Statutes merely addressing which court shall have jurisdiction to entertain a particular cause of action can fairly be said merely to regulate the secondary conduct of litigation and not the underlying primary conduct of the parties. Cf. id., at 275; id., at 291 (Scalia, J., concurring). Such statutes affect only where a suit may be brought, not whether it may be brought at all. The 1986 amendment, however, does not merely allocate jurisdiction among forums. Rather, it creates jurisdiction where none previously existed; it thus speaks not just to the power of a particular court but to the substantive rights of the parties as well. Such a statute, even though phrased in "jurisdictional" terms, is as much subject to our presumption against retroactivity as any other.


    In sum, whether we consider the relevant conduct to be Hughes' disclosure to the Government or its submission of the allegedly false claim, disclosure of information about the claim to the Government constituted a full defense to a qui tam action prior to 1986. If applied in this case, the legal effect of the 1986 amendment would be to deprive Hughes of *952 that defense. Given the absence of a clear statutory expression of congressional intent to apply the 1986 amendment to conduct completed before its enactment, we apply our presumption against retroactivity and hold that, under the relevant 1982 version of the FCA, the District Court was obliged to dismiss this action because it was "based on evidence or information the Government had when the action was brought." 31 U.S. C. § 3730(b)(4) (1982 ed.). We therefore vacate the judgment below, and remand the case for further proceedings consistent with this opinion.

    It is so ordered.


    [*] Briefs of amici curiae urging reversal were filed for the Aerospace Industries Association of America, Inc., by Mac S. Dunaway and Gary E. Cross; for the Association of American Medical Colleges et al. by John T. Boese, Richard A. Sauber, Kirk B. Johnson, Michael L. Ile, John E. Steiner, Jr., and Joseph A. Keyes, Jr.; for the Chamber of Commerce of the United States of America et al. by Clarence T. Kipps, Jr., Alan I. Horowitz, Peter B. Hutt II, Alvaro I. Anillo, Stephen A. Bokat, Robin S. Conrad, and Franklin W. Losey; for FMC Corp. by Allan J. Joseph, Martin Quinn, and David F. Innis; for Lockheed Martin Corp. by James J. Gallagher, Mark R. Troy, Barbara J. Bacon, and Lester W. Schiefelbein, Jr.; for Northrop Grumman Corp. by Brad D. Brian, Kristin A. Linsley, and Daniel P. Collins; and for the Washington Legal Foundation by Stuart M. Gerson, Daniel J. Popeo, and Paul D. Kamenar.

    Briefs of amici curiae urging affirmance were filed for the National Employment Lawyers Association by James B. Helmer, Jr., Frederick M. Morgan, Jr., and Julie Webster Popham; for the National Health Law Program, Inc., by William J. Blechman; for the Project on Government Oversight by Charles Tiefer; and for Taxpayers Against Fraud, The False Claims Act Legal Center, by Priscilla R. Budeiri.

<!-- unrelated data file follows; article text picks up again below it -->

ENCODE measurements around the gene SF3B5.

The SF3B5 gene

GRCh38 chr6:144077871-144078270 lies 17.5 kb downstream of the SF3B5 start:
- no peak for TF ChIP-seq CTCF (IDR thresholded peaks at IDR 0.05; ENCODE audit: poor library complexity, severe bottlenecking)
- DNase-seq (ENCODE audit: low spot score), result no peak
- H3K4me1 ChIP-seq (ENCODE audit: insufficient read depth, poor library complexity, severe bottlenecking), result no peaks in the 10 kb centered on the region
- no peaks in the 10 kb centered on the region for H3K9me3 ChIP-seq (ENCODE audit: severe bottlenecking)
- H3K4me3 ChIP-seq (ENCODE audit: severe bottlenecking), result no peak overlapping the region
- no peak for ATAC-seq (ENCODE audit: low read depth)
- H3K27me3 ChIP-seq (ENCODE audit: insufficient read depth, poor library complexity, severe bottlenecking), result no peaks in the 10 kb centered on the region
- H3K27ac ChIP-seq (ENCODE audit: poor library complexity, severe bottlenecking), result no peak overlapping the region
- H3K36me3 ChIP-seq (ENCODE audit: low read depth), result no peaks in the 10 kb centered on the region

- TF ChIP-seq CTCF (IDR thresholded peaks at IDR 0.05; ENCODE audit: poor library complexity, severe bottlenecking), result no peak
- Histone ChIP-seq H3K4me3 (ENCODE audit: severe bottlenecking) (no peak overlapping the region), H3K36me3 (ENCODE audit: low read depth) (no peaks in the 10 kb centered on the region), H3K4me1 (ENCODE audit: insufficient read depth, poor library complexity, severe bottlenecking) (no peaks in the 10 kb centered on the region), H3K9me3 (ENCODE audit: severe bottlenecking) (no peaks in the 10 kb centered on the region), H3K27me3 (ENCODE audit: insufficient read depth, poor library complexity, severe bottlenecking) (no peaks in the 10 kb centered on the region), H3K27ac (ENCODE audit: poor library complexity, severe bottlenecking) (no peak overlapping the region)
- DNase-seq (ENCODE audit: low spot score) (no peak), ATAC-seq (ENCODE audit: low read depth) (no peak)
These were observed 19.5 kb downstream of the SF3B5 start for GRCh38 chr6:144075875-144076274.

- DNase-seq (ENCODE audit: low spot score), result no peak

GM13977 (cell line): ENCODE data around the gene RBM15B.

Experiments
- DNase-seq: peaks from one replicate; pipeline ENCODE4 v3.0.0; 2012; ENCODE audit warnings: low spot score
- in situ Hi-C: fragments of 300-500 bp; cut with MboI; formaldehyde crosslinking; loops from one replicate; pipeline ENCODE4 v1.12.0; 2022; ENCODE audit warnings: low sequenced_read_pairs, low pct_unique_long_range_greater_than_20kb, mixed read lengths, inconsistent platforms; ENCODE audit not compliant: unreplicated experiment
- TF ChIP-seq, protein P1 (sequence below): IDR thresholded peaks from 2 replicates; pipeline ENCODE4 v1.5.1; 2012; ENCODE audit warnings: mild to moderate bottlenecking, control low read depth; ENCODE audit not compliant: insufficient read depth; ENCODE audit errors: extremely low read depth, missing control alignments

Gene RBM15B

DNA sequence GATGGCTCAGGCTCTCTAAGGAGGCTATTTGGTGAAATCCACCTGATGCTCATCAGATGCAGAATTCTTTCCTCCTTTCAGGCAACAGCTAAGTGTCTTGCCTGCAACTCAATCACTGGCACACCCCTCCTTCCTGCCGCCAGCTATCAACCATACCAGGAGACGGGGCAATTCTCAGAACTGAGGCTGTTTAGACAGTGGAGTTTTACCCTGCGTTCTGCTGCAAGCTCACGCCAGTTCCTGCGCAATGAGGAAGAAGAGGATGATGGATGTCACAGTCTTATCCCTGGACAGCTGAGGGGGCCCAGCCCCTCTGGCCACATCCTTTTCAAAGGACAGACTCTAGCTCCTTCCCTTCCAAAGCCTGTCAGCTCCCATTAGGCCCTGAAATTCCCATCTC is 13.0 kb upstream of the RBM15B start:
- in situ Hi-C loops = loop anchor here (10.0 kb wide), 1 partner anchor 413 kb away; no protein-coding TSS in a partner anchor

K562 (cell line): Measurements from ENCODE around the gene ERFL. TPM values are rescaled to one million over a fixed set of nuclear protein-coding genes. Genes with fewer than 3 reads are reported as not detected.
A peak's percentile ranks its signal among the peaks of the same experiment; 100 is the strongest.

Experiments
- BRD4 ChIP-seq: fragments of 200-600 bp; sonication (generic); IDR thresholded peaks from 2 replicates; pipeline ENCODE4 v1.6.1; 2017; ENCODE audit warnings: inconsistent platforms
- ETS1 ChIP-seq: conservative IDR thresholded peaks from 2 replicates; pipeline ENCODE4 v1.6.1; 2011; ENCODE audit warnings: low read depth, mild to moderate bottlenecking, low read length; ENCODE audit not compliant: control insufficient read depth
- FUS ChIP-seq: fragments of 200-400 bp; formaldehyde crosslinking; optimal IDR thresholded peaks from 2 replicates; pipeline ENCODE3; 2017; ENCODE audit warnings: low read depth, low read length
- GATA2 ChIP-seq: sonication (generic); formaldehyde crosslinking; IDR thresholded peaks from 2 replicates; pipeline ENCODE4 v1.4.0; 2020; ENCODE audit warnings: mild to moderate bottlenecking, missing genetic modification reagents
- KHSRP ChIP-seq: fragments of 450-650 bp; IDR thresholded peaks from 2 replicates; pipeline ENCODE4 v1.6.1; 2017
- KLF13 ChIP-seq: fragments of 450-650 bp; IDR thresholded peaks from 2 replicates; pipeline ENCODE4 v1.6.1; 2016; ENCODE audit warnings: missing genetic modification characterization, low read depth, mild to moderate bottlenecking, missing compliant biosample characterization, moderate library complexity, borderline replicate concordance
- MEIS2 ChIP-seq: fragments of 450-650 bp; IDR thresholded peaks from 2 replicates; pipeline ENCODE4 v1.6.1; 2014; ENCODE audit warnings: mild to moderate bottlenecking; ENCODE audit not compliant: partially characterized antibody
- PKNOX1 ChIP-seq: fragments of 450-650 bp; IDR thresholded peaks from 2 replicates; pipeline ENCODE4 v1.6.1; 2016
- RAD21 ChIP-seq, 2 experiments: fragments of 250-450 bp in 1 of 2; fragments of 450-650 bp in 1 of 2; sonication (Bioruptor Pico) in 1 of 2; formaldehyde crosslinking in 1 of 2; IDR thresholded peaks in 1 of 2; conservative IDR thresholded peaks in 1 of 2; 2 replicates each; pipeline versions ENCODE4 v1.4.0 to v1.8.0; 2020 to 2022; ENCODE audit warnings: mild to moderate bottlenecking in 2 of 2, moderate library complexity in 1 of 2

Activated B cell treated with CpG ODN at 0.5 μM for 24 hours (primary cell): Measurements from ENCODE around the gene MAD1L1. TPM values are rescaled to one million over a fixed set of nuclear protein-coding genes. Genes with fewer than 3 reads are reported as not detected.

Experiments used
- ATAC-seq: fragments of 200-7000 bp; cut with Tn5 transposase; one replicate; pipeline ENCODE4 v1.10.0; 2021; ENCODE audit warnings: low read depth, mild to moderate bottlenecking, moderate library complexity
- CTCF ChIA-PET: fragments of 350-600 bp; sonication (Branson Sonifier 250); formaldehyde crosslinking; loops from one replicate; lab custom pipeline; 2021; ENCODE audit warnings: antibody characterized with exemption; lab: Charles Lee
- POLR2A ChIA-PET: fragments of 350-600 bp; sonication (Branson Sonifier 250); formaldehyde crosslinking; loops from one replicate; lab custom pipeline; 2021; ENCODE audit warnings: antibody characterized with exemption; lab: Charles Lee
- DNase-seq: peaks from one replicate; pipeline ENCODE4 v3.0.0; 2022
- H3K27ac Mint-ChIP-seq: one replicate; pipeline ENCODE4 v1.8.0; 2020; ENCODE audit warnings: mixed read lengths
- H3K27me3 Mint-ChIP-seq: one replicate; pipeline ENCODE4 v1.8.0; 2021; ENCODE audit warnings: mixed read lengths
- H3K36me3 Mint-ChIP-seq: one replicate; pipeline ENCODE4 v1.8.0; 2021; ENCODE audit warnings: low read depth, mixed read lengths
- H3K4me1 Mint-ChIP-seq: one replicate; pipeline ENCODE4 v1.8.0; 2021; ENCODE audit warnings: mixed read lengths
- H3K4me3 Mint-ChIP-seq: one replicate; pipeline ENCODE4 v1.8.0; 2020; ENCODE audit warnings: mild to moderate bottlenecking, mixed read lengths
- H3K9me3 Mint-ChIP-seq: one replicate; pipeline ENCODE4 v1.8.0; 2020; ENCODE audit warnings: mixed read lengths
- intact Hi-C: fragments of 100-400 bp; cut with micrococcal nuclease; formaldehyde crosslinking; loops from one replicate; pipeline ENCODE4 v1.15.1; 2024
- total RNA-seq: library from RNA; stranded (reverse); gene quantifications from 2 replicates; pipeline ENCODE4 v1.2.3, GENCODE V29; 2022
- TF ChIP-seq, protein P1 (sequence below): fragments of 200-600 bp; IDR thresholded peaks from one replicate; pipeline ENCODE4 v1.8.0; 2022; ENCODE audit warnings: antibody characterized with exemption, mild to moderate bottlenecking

[1] The Government ultimately reversed its preliminary determination, concluding that the commonality agreements had actually benefited the Government by charging costs to the fixed-price F-15 program that otherwise would have been borne solelyby the cost-plus B-2 program. Accordingly, the Government withdrew its earlier finding of noncompliance, determined that any noncompliance with accounting disclosure requirements was immaterial, and directed that Hughes be paid the $15.4 million previously withheld on the B-2 project. App. 136-137; App. to Pet.for Cert. 68a.

    [2] The Government chose not to intervene in the action, as it was entitled to do under 31 U.S. C.§ 3730(b)(2), nor did it move to dismiss the action, as it was likewise entitled to do, see § 3730(c)(2)(A).

    [3] Hughes also raised several constitutional challenges to the qui tam provisions of the Act that are not presently before us. See 519 U.S. 926 (1996) (limiting grant of certiorari to the nonconstitutional questions presented by the petition).

    [4] Because both the allegedly false claim submission and the disclosure to the Government of information about that submission occurred prior to the effective date of the 1986 amendments, we need not address which of these two events constitutes the relevant conduct for purposes of our retroactivity analysis.

    [5] Thata qui tam suitisbrought by a privateparty "on behalf of the United States," see Brief for Respondent 17, does not alter the fact that a relator's interests and the Government's do not necessarily coincide. Moreover, as the statute specifies,qui tam actions are brought both "for the person and for the United States Government." 31 U.S. C. § 3730(b)(1) (emphasis added).

Document Info

DocketNumber: 95-1340

Citation Numbers: 520 U.S. 939, 117 S. Ct. 1871, 138 L. Ed. 2d 135, 1997 U.S. LEXIS 3719

Judges: Thomas

Filed Date: 6/16/1997

Precedential Status: Precedential

Modified Date: 2/26/2018